In television, there is a long history of stereotyping Black people as “criminals, disposables and people living on the periphery of the narrative,” said Anthony Sparks.
As a Black actor, writer, producer and current showrunner for the Ava DuVernay- and Oprah Winfrey-produced television series “Queen Sugar,” the associate professor of cinema and television arts at Cal State Fullerton has both experienced the effects of stereotyping and worked to flip the script.
“Casting in racial ways over and over again affects our understanding. Images are internalized. We attach meaning to Black bodies as safety hazards, even if it’s disconnected from reality. And TV has been pumping this into our national imagination for decades.”
In the current climate of social unrest with protests against police brutality and systemic racism, there is some discussion on how TV has shaped Americans’ understanding of the police as well.
“The police procedural has long been a part of TV,” noted Hunter Hargraves, associate professor of cinema and television arts. “Post World War II, there was strong conformity to promote the public good and the narrative that ‘we trust the police.’ ‘Dragnet’ had consultants from the Los Angeles Police Department giving them police lingo and perspective. Dick Wolf, creator and executive producer of NBC’s ‘Law and Order’ franchise, glamorized the police.”
Hunter Hargraves, associate professor of cinema and television arts
Hargraves continued, “In the 1980s and 1990s, the genre moved toward more realism with shows like ‘Hill Street Blues.’ In the late 1980s, the show ‘COPS’ was shot to look like homemade video giving viewers a direct look at crime, but it was from the vantage point of the police.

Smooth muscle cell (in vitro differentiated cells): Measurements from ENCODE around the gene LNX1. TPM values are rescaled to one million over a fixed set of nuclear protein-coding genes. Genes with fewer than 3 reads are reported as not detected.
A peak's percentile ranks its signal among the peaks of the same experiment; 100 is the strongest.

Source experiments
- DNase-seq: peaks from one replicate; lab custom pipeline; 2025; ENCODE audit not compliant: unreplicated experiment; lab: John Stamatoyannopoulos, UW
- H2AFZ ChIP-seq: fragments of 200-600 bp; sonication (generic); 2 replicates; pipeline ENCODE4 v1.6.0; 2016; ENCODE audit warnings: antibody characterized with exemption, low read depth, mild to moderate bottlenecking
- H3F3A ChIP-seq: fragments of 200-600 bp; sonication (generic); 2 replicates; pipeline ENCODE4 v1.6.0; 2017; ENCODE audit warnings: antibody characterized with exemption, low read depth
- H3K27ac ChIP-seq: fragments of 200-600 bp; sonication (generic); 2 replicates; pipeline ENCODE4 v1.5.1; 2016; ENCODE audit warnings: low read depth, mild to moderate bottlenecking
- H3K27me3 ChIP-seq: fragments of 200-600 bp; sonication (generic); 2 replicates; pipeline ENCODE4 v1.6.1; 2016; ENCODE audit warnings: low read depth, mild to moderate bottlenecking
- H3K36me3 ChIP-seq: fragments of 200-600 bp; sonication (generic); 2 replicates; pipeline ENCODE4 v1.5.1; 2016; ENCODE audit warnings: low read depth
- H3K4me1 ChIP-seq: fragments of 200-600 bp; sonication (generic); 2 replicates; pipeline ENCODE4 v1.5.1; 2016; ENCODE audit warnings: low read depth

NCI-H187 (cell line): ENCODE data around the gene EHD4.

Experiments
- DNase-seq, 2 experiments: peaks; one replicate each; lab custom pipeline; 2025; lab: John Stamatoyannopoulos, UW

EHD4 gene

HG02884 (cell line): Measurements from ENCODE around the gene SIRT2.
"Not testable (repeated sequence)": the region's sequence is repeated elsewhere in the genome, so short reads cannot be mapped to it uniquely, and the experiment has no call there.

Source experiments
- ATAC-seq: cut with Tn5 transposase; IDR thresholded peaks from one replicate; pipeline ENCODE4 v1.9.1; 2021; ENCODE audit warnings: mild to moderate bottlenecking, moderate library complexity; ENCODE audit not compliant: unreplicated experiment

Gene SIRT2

“More recent shows like ‘The Wire’ and ‘The Shield’ introduced the concept that the police are not always morally good, but rarely is the police narrative completely challenged.”
Changing the Narrative
Due to social media and streaming platforms, however, narratives about African Americans and the police are starting to change, said Hargraves. These two technologies have allowed more people with different perspectives to tell stories and challenge the status quo.
“Thinking about TV news,” he remarked, “during the 1992 L.A. riots, coverage was from helicopters, which aligned with the gaze of the police. Now the Black Lives Matter protests look different. Because of cell phone footage and social media, we’re getting the protesters’ point of view.”
Streaming platforms have provided “more room for diverse, multiracial and multicultural views,” Hargraves added. “Millennial authors, many of whom are more diverse, are writing, directing and deconstructing experiences from the viewpoint of younger people of color.”
Sparks agrees. “The people who make the show are the lens through which the story is told. For example, many cop shows are mostly written by white men. You can’t detach that reality from the reality on the screen.”
In fact, when Sparks was a young actor, he quickly realized that the amount and type of work he could get, and the way in which he was asked to represent onscreen was determined at the writing, producing and showrunning level. He moved in that direction to have a seat at the table.
“Empowered Black voices at or near the top of the food chain bring a different point of view,” he explained, while emphasizing that TV still has a long way to go: “On roughly 500 scripted shows on TV today, there are probably only 10 Black showrunners or executive producers.”
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Contact: Karen Lindell, email@example.com